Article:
Steve Rispin

Biography, including Norman Wisdom


Ancient History Parts I and II

Steve Rispin by Martin Reijman

Steve was brought up in Hull in North-East England, and started his musical journey by starting to learn piano aged five. He practised for more than a decade, only losing interest when his piano tutor died. Violin would have added another string to his bow “but I never got very far with that” he jokes. At sixteen he transferred his interests to guitar, and initially, bass guitar.

“Because I was just a kid,and skint with it, I didn’t have the money to buy a bass amp, so I decided to make my own” Steve recalls.Managing this left him with an interest in electronics that would last a lifetime.

Steve played in “dodgy metal bands” in the late seventies while studying for A levels, and all that rock must have become addictive, because by 1980 he was heading south to London to study Geology at the City of London Polytechnic (now Guildhall University). He managed a Bsc(Hons) , with physics and computing ancillary subjects.

He found that out of 5,000 students only two would admit to having any knowledge of how a mixing desk worked, so was very much in demand for live music, and by the time his three years of study was over Steve was also an experienced hand in managing sound at gigs – so much so that he was offered a job in a recording studio, Village Way Sounds, in Rayner’s Lane, Harrow.

As a full-time assistant engineer, the full glamour of showbiz eluded Steve. “it was more a case of sleeping on the floor” he ruefully recalls.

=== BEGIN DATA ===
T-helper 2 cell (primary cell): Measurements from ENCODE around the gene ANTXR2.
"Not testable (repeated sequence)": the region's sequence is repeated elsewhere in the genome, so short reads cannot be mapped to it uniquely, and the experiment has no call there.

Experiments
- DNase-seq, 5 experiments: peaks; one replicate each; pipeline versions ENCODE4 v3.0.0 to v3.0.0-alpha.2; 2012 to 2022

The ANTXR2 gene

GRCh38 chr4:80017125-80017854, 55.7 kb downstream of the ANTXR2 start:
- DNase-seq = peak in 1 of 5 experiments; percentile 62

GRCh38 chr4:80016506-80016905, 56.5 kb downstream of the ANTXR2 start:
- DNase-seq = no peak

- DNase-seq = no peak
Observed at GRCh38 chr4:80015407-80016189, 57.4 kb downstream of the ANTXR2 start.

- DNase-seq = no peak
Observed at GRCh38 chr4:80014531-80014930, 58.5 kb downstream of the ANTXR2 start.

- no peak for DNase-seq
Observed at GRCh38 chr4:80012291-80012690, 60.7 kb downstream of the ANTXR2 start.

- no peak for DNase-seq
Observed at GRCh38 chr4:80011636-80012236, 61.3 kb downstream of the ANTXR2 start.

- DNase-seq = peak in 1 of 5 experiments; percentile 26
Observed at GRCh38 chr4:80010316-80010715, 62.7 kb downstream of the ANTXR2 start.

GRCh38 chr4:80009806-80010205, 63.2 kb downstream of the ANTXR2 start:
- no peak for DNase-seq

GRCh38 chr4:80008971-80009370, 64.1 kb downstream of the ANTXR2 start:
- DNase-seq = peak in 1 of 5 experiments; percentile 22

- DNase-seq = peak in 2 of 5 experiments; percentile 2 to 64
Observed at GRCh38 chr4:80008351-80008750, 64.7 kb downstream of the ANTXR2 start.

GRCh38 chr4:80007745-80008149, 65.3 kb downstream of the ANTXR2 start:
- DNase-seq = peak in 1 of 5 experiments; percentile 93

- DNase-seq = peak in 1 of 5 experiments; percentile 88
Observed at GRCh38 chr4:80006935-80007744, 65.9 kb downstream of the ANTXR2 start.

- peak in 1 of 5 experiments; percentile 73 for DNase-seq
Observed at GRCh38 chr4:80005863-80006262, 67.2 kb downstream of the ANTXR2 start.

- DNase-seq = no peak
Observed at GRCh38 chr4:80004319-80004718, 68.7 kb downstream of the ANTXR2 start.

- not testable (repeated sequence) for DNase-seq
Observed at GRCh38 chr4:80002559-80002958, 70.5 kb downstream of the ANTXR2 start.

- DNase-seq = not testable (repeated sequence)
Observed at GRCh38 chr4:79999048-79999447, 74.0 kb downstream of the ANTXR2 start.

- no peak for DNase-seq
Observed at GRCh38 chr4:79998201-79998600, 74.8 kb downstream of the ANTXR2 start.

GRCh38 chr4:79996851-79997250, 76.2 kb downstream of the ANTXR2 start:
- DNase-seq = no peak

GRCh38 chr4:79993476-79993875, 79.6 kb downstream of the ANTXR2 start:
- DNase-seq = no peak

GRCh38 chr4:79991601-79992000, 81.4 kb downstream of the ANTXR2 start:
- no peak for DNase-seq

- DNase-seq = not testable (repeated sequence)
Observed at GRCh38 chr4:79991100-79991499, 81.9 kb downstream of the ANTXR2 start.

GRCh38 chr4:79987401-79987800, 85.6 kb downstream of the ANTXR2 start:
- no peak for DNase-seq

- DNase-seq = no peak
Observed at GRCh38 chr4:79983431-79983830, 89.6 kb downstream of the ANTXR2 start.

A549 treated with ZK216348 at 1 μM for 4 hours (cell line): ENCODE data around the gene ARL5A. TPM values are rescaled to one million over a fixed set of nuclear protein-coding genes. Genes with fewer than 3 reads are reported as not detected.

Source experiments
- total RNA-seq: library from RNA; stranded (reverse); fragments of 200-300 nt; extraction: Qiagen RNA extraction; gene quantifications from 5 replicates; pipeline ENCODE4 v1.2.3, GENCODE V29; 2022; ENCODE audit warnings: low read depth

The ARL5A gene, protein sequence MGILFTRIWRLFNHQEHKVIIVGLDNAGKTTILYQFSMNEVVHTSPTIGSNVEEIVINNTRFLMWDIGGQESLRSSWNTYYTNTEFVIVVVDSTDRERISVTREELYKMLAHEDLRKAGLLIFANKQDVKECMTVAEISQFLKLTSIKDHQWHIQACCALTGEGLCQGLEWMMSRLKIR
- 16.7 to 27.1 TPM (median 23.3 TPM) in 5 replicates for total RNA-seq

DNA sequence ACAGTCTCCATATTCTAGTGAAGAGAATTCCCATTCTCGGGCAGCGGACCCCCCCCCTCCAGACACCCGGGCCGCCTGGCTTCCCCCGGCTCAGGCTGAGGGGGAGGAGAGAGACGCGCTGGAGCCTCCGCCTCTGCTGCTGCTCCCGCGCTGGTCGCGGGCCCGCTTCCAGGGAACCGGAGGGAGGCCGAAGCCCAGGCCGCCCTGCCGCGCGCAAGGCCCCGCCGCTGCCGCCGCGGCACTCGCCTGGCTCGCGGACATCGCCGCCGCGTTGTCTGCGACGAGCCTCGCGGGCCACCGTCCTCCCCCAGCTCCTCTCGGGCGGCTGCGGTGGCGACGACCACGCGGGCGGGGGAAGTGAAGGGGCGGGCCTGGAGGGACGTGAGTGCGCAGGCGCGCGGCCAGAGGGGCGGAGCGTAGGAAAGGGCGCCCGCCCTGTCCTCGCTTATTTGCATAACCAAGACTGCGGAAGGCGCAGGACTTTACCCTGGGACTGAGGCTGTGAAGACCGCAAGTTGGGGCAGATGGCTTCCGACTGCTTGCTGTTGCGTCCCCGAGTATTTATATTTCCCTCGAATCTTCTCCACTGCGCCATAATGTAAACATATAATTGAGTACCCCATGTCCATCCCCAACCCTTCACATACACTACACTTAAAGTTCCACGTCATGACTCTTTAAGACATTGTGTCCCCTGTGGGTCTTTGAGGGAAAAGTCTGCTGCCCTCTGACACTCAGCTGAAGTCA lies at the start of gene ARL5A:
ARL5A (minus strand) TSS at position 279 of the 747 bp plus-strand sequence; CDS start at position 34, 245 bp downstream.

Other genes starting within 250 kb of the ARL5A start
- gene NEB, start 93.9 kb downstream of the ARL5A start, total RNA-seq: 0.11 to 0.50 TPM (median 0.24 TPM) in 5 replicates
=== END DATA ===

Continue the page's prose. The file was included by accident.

Steve became involved professionally in the music business in 1981, when he started running PA Systems  for students union events. On graduation, Steve worked at Village Way Recording  in Harrow and then Tin Pan Alley Studio in Denmark St, Soho where he worked until 1986.

By the mid-1980s Steve had the chance to work with a wide variety of people and projects. He and fellow engineer Roy Rowland worked with Producer Steve James, whose rather more famous dad was comedy star Sid James of “Carry On” fame.

“I recorded a whole bunch of stuff with metal bands such as Blind Fury, Satan and Rogue Male – then found myself at a studio in Harrow recording Norman Wisdom performing “Don’t Laugh at me Cause I’m a Fool”.

“Rick Wakeman was on keyboards and the session was funded by “Diddy” David Hamilton” Steve recalls.

During this period, Steve and Doc Stewart recorded several rockabilly albums for Nervous Records, which have now become classics of the genre, and are incredibly sought after, particularly in Japan.

With Roy Rowland producing, 1987-8 saw Steve as 1st engineer for the British thrash metal band Sabbat's album "History of a Time to Come", where Steve was nicknamed 'The Rock". This was another album regarded as a classic genre-defining work. Following this project, Steve left England to work for Noise Records in Berlin for a year at Skytrak Studio.

Steve returned to the UK in late 1989, and became more involved with live  productions, working with Kingmaker for Chrysalis, Pendragon for Toff Records  and Threshold, for Inside Out amongst many others. An offer to  help develop The Bottom Line club in London led to a few years working with  internationally renowned Blues artists, but the shareholders eventually sold  the business on.

Sensible Music  offered an opportunity to work with Clair Brothers systems, with artists including  Tina Turner, Elton John, Sly and Robbie, Mick Taylor, Snowy White…

Returning to  recording in 2002, Steve worked with clients including Asia, Uriah Heep, Martin Turner’s Wishbone Ash and Roger Chapman, as well as many up-and-coming bands such as Virgil and the Accelerators, Mitch Laddie, and Silverbox and Nathan James

Maintaining  the Live side, current clients include: The Carl Palmer Band, Greg Lake, Family (with Roger Chapman), Lifesigns, Chris Norman, Fish, Asia, Mostly Autumn, and Harley-Davidson.

Steve worked FOH for 12 years, for the internationally-renowned guitarist Alvin Lee, until Lee’s recent tragic death at the age of 68.